Greg Buchanan’s debut ‘Sixteen Horses’ has been lauded as one of the best books of the year, and there’s already a major TV series of it in the works. However, the stunning hook of the plot only came to him as a device to explore the characters.
Here’s the blurb – ‘Near the dying English seaside town of Ilmarsh, local police detective Alec Nichols discovers sixteen horses’ heads on a farm, each buried with a single eye facing the low winter sun. After forensic veterinarian Cooper Allen travels to the scene, the investigators soon uncover evidence of a chain of crimes in the community – disappearances, arson, and mutilations – all culminating in the reveal of something deadly lurking in the ground itself. In the dark days that follow, the town slips into panic and paranoia. Everything is not as it seems. Anyone could be a suspect. And as Cooper finds herself unable to leave town, Alec is stalked by an unseen threat. The two investigators race to uncover the truth behind these frightening and insidious mysteries – no matter the cost.Sixteen Horses is a story of enduring guilt, trauma and punishment, set in a small seaside community the rest of the world has left behind…’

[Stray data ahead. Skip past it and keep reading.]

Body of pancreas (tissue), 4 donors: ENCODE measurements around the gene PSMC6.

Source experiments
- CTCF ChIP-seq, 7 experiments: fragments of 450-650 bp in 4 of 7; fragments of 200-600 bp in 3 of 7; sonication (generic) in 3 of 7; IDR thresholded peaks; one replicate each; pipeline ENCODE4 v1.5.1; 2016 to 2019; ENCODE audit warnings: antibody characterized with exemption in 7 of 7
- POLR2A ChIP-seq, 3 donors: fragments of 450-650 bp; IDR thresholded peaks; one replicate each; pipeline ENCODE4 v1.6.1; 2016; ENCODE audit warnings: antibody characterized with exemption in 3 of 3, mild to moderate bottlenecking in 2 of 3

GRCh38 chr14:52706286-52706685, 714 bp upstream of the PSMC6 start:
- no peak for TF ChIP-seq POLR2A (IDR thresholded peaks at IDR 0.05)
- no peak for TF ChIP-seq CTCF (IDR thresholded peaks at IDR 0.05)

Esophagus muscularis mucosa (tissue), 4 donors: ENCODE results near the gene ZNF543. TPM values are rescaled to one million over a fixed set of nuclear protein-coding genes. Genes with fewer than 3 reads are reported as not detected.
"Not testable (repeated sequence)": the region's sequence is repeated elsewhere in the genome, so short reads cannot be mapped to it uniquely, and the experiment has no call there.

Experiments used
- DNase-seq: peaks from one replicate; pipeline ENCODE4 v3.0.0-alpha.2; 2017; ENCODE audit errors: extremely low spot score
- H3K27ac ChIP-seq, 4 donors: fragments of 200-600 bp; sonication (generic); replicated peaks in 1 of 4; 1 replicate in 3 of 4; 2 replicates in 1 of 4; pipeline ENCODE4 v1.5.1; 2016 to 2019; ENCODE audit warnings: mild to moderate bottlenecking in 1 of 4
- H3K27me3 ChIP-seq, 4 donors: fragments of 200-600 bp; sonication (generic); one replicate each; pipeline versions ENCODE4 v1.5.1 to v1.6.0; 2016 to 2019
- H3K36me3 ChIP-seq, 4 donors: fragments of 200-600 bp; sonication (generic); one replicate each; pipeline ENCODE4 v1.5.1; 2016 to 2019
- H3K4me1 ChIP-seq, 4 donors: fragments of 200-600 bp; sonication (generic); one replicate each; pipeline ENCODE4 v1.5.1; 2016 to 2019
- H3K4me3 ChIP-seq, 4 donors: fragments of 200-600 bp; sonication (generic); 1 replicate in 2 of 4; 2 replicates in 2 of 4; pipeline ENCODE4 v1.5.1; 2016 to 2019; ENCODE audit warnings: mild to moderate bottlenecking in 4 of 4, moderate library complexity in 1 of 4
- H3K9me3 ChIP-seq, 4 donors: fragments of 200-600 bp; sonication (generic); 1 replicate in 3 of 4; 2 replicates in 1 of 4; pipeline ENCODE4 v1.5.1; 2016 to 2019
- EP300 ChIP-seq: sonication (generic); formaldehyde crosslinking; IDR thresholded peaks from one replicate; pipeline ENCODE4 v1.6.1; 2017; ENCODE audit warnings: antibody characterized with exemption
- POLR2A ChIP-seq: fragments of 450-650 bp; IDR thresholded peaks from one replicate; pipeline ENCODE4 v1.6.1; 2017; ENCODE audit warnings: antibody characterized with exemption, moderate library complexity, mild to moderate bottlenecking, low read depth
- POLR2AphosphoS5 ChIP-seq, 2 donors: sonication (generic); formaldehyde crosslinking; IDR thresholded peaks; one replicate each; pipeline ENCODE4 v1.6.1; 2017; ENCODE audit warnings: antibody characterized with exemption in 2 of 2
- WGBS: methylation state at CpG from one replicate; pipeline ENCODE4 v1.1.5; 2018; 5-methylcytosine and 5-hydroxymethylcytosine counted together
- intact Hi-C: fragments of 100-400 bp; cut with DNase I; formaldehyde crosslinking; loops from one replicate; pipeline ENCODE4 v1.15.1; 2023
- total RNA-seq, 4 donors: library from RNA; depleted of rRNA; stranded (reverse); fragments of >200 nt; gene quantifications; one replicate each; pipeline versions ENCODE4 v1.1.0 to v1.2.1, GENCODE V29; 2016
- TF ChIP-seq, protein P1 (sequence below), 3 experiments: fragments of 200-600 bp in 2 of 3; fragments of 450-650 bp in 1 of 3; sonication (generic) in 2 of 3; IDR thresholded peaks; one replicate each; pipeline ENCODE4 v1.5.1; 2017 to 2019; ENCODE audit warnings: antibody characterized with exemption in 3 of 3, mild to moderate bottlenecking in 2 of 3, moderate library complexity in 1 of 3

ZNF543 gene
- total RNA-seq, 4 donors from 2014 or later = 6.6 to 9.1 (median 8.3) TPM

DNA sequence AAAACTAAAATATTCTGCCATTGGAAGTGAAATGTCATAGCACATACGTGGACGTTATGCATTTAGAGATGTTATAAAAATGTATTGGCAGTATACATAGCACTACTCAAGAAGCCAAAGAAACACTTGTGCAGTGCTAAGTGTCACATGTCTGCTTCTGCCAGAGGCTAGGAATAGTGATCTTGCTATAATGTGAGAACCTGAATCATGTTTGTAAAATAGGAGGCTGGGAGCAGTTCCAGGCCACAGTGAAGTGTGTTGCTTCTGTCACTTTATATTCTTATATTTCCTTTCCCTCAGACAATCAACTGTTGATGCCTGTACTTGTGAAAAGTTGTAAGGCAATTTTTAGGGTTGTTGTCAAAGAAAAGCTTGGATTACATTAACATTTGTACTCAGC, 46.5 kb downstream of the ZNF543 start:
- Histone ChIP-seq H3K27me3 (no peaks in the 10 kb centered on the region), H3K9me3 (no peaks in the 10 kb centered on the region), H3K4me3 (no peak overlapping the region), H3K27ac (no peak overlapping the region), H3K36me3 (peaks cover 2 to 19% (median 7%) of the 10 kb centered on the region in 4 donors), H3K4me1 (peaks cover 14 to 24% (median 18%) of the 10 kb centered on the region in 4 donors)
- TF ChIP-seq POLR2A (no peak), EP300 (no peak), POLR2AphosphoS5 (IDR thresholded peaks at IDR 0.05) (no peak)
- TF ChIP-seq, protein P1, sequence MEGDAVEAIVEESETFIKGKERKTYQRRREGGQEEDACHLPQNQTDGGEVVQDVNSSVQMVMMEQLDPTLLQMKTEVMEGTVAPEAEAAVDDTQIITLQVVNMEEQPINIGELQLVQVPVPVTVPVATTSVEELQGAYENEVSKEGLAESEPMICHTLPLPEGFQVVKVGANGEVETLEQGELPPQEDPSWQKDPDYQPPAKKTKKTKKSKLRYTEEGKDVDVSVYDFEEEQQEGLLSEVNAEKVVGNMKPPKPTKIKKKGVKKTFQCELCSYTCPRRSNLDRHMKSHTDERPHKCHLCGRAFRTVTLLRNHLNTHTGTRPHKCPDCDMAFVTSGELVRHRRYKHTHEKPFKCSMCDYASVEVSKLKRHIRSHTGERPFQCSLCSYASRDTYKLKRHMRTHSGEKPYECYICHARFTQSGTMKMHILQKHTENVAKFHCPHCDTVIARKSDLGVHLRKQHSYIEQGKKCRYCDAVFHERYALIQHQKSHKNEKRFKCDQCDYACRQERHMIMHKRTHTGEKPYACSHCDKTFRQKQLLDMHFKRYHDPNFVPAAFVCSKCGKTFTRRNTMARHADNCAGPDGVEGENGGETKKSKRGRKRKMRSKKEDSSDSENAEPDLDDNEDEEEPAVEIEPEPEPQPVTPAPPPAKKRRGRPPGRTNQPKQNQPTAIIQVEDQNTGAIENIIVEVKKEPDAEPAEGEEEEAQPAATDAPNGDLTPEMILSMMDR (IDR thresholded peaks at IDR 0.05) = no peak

We discuss genre – how much you learn the rules, when you break them, why it’s good to stick to the conventions at the start. Also you can hear what writing in video games and comics has taught him about novels, and why a good shower sometimes does the trick.
You can get a copy of the book here – https://amzn.to/3zP6msf
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